Ladies Who Lead: Jennifer Allen

In honor of Women’s History Month, we’re highlighting women’s achievements throughout the month of March. The women’s history theme for 2023 is, “Celebrating Women Who Tell Our Stories.” With this in mind, we are taking time to celebrate and recognize the stories of some of our own women leaders at Longbridge Financial. 

The latest feature in our “Ladies Who Lead” series is Longbridge Wholesale Underwriting Manager, Jennifer Allen. We met with Jennifer to discuss what this month means to her, how to excel in a male-dominated industry, and the advice she has for her younger self.

Q: What does Women’s History Month mean to you?

A: Each year, Women’s History Month gives me the opportunity to not only reflect on my own accomplishments as a woman, but also on what other women have achieved, both past and present. I tend to take for granted how different it is to be a working woman today than what prior generations encountered. I’m grateful for the progress we’ve made.

Q: Which women’s stories throughout history need to be heard and supported more?

A: I think all women’s stories need to be heard and supported. Everyone has their own challenges in life they have overcome and those should be celebrated. Sometimes it’s not just about hearing a woman’s story, but truly listening and understanding her unique perspective. We can all learn from each other.

Q: How could you contribute your wisdom, expertise, or ideas to empower other women?

A: One of the best ways I can share or contribute is to be available and lead by example. I have a great relationship with my team and those types of relationships take work. We are here for one another through the highs and lows.

Q: What is one piece of advice to all women who are juggling between home and work?

A: Balancing my work life and home life is one of my biggest challenges. I try to allow myself grace. If I have a tough day at work, I might not get to the laundry or other household chores. The good thing is the chores can wait to be tackled on another day.

My advice to women trying to find this balance is to separate work from home as much as possible, so you can enjoy those moments without distraction. I try to pick a few nights a week to plan something to do uninterrupted with my family. Some weeks it’s as simple as making dinner together or having a movie night. But simple doesn’t mean unimportant.

Q: What advice would you give women struggling in a male-dominated industry?

A: My advice is to figure out what motivates you to come to work each day and to do your best. For me, it’s the team of people I support. Having such a great team of underwriters behind me helps me focus on supporting them, which makes any struggle I encounter that much easier to deal with.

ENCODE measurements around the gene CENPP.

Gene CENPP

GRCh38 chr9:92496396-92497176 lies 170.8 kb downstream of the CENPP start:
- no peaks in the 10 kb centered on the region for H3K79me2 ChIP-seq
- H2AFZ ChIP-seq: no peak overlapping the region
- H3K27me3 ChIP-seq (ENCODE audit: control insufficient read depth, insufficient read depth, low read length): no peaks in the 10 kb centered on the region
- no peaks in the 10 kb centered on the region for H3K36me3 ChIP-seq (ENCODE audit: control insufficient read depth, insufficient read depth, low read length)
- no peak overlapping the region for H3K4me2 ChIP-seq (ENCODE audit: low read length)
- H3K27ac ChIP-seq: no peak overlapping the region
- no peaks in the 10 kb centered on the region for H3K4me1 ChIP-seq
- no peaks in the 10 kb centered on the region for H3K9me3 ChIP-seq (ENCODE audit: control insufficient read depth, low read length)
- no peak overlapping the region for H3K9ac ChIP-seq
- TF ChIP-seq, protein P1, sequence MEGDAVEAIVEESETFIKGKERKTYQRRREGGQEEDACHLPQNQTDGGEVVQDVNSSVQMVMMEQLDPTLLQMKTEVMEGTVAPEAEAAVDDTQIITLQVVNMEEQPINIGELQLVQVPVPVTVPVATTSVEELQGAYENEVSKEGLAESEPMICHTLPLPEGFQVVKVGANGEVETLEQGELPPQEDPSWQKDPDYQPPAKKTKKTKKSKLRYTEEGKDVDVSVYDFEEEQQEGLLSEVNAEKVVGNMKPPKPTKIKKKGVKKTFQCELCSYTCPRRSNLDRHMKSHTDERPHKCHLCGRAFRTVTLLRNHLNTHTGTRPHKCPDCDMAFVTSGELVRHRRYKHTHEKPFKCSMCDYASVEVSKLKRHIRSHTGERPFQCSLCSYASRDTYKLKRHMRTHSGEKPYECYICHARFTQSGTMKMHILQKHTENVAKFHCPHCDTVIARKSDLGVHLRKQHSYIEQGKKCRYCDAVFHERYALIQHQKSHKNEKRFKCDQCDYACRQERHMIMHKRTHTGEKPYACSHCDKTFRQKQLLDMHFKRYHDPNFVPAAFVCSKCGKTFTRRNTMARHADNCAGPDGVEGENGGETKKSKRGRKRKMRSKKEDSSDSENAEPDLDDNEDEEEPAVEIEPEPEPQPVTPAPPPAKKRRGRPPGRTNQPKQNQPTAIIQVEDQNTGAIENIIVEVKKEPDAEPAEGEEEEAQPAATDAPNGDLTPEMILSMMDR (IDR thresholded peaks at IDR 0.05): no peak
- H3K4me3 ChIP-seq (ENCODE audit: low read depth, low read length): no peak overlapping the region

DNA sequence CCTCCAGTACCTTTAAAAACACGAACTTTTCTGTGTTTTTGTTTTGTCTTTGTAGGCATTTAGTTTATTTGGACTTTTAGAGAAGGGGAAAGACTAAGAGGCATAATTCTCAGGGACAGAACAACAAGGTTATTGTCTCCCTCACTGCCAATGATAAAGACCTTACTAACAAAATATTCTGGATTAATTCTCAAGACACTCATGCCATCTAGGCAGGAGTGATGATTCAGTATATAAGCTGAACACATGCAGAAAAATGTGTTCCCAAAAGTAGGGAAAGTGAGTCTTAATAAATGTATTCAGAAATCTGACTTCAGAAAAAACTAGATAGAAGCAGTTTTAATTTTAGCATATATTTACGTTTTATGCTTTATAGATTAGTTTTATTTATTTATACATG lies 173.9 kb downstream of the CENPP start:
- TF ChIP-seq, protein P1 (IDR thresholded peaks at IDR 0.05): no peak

Q: How can women find mentors?

A: If you see a trait in someone you admire, reach out and ask them how they do it.  Mentors can be male, female, managers, and peers. Don’t be afraid to put yourself out there and start the dialogue.  Most people, especially good mentors, are happy to share their knowledge and wisdom with others. 

Q: What do you think helped you get so far in your career?

A: I think I have gotten far in my career by being self-aware. When I am in a challenging situation, I try to look within to see what I could have done to change the outcome. I can only control myself and, without being able to control others, being self-aware allows me to grow and evolve, not only as a leader, but a person. Self-awareness also allows me to be open to constructive criticism, which opens the door to great conversations and growth opportunities.

Q: Do you believe you have achieved everything you wanted to?

A: I am happy where I am in my life currently, but I know I have so much more ahead of me. I am excited to see what else awaits me, both professionally and personally.

Q: What would you say to your 20-year-old self?

A: You don’t need to be perfect! It is okay to make mistakes or fail at something. When I fail at something, I tend to take the experience and an opportunity for learning and growth. Some of my biggest failures have changed the way I structure my workday and have had a lasting, positive impact on my leadership approach.

Thank you, Jennifer, for sharing your perspective with us and for being an outstanding leader!

About Women’s History Month

Celebrated annually throughout the month of March, Women’s History Month dates back to 1981 when Congress authorized and requested the President to proclaim the week beginning March 7, 1982, as “Women’s History Week.” It wasn’t until 1987 that, after being petitioned by the National Women’s History Alliance (NWHA), Congress and the President proclaimed March as Women’s History Month. 

Since then, presidents have annually proclaimed the month of March as “Women’s History Month.” This recognition honors the contributions and achievements women have made throughout American history.

The women’s history theme for 2023 declared by NWHA is, “Celebrating Women Who Tell Our Stories.” To learn more about Women’s History Month and this year’s theme, visit

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